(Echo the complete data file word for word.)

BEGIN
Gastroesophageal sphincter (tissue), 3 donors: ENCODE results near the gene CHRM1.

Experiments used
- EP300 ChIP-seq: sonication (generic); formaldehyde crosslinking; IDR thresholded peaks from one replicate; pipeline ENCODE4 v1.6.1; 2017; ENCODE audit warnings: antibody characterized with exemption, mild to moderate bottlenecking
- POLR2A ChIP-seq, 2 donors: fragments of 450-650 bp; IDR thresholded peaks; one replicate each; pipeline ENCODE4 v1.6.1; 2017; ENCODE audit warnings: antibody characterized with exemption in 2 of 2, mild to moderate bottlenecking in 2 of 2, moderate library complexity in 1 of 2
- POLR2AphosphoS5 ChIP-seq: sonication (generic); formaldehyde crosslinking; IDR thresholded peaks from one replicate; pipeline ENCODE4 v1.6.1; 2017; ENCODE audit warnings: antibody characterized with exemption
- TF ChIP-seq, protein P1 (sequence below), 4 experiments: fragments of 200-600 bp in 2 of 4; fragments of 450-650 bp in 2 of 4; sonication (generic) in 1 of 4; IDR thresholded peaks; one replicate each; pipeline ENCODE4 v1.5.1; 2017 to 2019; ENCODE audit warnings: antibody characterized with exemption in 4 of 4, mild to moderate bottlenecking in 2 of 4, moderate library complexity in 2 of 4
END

Gastroesophageal sphincter (tissue), 3 donors: ENCODE results near the gene CHRM1.

Experiments used
- EP300 ChIP-seq: sonication (generic); formaldehyde crosslinking; IDR thresholded peaks from one replicate; pipeline ENCODE4 v1.6.1; 2017; ENCODE audit warnings: antibody characterized with exemption, mild to moderate bottlenecking
- POLR2A ChIP-seq, 2 donors: fragments of 450-650 bp; IDR thresholded peaks; one replicate each; pipeline ENCODE4 v1.6.1; 2017; ENCODE audit warnings: antibody characterized with exemption in 2 of 2, mild to moderate bottlenecking in 2 of 2, moderate library complexity in 1 of 2
- POLR2AphosphoS5 ChIP-seq: sonication (generic); formaldehyde crosslinking; IDR thresholded peaks from one replicate; pipeline ENCODE4 v1.6.1; 2017; ENCODE audit warnings: antibody characterized with exemption
- TF ChIP-seq, protein P1 (sequence below), 4 experiments: fragments of 200-600 bp in 2 of 4; fragments of 450-650 bp in 2 of 4; sonication (generic) in 1 of 4; IDR thresholded peaks; one replicate each; pipeline ENCODE4 v1.5.1; 2017 to 2019; ENCODE audit warnings: antibody characterized with exemption in 4 of 4, mild to moderate bottlenecking in 2 of 4, moderate library complexity in 2 of 4